Bottom Line: I read Wild before the hype—both positive and negative—so I read with an absolutely clean slate. I admit that I was shocked when I met with my book club and they all disliked the book and felt that Strayed was using a platform to whine. I’ve still been recommending this book but it feels as though the negative is outweighing the positive and I’ve become a bit leery. Bottom Bottom Line—I enjoyed it and hope that you do as well.

Have you read this one? Are you planning to? Also curious of your thoughts on Reese Witherspoon playing Cheryl in the movie. To me it changes the whole dynamics but that’s possibly another post for another day.

26 Responses to “Wild – Cheryl Strayed”

  1. I, too, enjoyed the book. Can’t quite wrap my head around the negatives either. The movie on the other hand …. movies sometimes ruin the book experience and I feel that would be the case here.

  2. I read this book over the summer and absolutely loved it, for a lot of the same reasons you did. I haven’t started hearing the negative feedback yet, but I can’t say I’m surprise–people did the same thing when ‘Eat, Pray, Love’ became so popular a few years ago. It’s like it’s not okay for a woman to write a personal, reflective memoir that involves her (gasp) feelings! She never said she was trying to bring out world peace here, folks, she’s writing a memoir. If you’re not interested in her emotional journey, put the book down and read something else, but other people will be and there’s an audience for this kind of book, so don’t bash on her for writing from the heart. Seriously, I get worked up about this because if a man wrote the same kind of book it would be perfectly fine, because men are allowed to go on adventures and write about their feelings. Why can’t women without being called ‘whiny’? Sheesh.

  3. I was really interested in this book when I discovered it was a memoir and then all the negativity blossomed out of nowhere and now I don’t know what to think. I’ll probably wait until things settle down before I consider it.

  4. My physical therapist has read this book and was telling me about all the negativity. We sometimes get distracted talking books, that we forget why we are together. But we quickly get back on track! Not sure if I will be reading it or not.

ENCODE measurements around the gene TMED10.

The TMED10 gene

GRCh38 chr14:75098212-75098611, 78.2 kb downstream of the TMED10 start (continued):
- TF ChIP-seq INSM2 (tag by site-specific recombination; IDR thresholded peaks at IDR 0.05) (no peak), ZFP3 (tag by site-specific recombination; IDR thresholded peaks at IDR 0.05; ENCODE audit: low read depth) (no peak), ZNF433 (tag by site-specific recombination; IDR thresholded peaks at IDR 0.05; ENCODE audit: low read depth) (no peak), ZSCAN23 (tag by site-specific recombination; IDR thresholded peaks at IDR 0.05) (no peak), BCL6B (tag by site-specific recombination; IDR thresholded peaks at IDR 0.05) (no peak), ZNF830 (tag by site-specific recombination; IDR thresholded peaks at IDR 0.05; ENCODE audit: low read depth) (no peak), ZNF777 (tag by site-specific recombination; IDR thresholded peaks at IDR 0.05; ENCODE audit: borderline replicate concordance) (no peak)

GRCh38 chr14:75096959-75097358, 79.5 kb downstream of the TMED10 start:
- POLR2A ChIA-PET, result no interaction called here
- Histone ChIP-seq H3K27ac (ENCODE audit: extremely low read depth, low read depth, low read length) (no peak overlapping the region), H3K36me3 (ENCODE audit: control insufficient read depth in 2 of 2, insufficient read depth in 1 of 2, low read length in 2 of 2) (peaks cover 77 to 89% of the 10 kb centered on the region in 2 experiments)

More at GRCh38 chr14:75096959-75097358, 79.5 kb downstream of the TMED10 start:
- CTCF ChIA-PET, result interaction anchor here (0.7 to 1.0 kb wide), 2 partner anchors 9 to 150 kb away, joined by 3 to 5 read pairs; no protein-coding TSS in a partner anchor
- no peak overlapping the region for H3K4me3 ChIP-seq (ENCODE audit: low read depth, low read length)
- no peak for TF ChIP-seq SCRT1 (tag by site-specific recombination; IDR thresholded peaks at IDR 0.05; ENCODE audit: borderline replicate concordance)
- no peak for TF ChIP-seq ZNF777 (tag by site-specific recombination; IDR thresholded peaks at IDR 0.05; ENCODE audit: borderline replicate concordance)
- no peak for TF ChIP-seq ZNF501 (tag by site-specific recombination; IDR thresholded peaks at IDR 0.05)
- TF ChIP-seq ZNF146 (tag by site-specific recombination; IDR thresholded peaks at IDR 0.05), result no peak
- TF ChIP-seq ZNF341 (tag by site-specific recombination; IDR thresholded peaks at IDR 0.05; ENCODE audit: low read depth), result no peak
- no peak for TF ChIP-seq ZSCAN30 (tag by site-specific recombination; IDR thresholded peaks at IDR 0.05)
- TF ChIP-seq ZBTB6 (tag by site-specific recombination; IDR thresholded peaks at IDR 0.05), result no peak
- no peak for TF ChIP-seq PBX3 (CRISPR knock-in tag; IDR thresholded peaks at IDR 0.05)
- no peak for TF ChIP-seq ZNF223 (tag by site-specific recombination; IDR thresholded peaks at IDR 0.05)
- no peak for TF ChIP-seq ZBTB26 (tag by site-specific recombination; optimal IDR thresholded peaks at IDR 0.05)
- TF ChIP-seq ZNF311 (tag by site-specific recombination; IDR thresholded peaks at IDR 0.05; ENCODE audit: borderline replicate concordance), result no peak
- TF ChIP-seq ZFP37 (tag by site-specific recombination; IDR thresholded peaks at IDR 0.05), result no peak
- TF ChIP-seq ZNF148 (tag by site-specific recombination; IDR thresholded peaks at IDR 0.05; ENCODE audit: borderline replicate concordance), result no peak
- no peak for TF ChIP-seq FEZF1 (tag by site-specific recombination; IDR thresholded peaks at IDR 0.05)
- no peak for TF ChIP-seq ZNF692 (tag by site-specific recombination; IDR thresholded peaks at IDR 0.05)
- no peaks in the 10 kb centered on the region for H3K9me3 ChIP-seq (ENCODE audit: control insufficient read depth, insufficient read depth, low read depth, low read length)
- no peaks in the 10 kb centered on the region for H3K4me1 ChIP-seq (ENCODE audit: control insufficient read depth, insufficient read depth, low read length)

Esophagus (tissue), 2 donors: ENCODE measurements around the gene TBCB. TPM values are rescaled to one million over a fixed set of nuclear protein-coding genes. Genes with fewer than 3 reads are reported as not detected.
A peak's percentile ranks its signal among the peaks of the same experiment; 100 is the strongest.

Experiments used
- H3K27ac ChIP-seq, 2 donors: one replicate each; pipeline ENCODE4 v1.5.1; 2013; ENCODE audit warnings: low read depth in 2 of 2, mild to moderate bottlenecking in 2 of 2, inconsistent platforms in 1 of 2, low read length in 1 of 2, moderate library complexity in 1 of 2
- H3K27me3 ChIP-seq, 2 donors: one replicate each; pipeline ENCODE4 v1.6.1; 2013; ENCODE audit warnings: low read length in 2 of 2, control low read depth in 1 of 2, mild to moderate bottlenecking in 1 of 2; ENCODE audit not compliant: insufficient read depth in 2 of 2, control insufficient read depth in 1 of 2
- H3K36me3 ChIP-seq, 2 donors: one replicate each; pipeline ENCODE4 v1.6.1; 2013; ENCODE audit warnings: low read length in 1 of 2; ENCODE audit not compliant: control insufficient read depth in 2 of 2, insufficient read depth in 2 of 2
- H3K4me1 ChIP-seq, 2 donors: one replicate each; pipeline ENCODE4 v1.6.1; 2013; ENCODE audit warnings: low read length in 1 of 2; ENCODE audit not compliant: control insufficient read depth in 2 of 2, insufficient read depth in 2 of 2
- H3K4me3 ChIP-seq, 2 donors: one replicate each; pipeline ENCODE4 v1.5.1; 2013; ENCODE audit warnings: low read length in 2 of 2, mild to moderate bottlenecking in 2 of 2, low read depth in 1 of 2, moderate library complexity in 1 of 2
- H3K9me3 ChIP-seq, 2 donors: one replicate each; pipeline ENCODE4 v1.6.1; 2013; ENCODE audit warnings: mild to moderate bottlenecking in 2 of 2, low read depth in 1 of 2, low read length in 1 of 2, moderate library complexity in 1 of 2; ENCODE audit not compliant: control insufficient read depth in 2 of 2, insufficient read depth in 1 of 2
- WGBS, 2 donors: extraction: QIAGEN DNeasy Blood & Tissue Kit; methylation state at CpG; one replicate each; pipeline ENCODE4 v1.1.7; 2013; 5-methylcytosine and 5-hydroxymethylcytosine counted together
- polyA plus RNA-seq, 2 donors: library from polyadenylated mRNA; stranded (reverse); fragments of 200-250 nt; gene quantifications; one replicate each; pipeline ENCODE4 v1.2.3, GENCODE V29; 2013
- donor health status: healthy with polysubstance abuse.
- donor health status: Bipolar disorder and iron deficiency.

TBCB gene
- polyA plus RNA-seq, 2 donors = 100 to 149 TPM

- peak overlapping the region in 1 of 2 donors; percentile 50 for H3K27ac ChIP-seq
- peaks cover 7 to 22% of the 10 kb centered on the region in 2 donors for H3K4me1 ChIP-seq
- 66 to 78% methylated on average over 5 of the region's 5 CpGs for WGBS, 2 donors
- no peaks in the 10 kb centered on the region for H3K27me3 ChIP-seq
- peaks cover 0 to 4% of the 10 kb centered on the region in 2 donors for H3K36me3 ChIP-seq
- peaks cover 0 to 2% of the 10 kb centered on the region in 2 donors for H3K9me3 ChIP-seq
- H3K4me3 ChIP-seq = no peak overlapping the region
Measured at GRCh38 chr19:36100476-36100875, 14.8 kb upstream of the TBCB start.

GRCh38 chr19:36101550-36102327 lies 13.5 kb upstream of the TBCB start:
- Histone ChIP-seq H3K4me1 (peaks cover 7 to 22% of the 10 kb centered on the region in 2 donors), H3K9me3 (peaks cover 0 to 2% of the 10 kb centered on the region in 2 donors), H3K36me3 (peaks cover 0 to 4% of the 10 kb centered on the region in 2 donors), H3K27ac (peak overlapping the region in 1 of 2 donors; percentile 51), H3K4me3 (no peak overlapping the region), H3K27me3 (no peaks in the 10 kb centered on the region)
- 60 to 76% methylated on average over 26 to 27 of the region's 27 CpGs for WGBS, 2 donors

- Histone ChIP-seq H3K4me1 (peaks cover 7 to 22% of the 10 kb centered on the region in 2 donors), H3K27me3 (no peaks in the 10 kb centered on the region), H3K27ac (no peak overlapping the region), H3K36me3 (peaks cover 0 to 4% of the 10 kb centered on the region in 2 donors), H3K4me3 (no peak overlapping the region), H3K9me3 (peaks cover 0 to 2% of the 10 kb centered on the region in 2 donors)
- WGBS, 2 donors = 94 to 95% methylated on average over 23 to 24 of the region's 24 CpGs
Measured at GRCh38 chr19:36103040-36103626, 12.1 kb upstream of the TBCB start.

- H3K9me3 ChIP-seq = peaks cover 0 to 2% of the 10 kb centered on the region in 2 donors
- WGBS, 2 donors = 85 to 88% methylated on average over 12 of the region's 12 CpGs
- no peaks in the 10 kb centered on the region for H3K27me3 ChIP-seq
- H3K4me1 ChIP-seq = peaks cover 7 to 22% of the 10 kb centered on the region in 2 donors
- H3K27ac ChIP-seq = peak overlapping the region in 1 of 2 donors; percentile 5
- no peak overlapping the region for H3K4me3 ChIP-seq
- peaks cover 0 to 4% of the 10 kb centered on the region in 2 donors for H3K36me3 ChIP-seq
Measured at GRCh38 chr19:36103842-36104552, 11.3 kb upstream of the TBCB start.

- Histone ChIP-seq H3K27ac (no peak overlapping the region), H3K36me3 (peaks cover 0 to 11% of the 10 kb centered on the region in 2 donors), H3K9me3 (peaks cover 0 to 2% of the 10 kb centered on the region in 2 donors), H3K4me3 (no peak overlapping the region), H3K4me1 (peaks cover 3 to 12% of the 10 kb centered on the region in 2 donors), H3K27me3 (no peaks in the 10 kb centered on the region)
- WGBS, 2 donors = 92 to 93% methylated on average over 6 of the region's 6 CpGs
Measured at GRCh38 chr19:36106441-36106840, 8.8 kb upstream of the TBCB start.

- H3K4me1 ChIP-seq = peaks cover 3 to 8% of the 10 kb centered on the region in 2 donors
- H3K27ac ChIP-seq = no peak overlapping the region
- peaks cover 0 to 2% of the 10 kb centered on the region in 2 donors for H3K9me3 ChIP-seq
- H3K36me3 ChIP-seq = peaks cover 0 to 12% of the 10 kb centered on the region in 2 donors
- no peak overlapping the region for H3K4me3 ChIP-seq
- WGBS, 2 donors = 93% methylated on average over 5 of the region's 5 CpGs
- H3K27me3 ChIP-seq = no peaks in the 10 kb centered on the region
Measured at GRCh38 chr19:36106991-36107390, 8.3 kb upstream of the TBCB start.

5. *Sharon – I’m glad you enjoyed it. For some reason I’m really bothered by the negativity surrounding this book–maybe because I know that Cheryl is a real person with real struggles and I want to protect that for some reason? It will be interesting to see how a movie is spun from the story!

    *Beth – I’m glad you loved this one as well! During my book club meeting one of the ladies compared this to Eat, Pray, Love, but I see these books as two completely different things. And you’re right that because of the nature of the book of course she’s going to be exploring some of the negative experiences she’s had in her life. But I didn’t find her whiny (other than about her feet) and for goodness sakes she’s HIKING THE PCT!! ;) I’m with you Beth!

    *Bermuda – The negativity around this one is unfortunate–I do hope you enjoy it when you get to it.

    *Nise – Did your therapist think negatively of the book or were you just discussing some of the negative hype? I think it’s too bad because there’s a lot of positive that comes out of this book–of course there are “woe is me” moments but it’s her memoir, right? ;)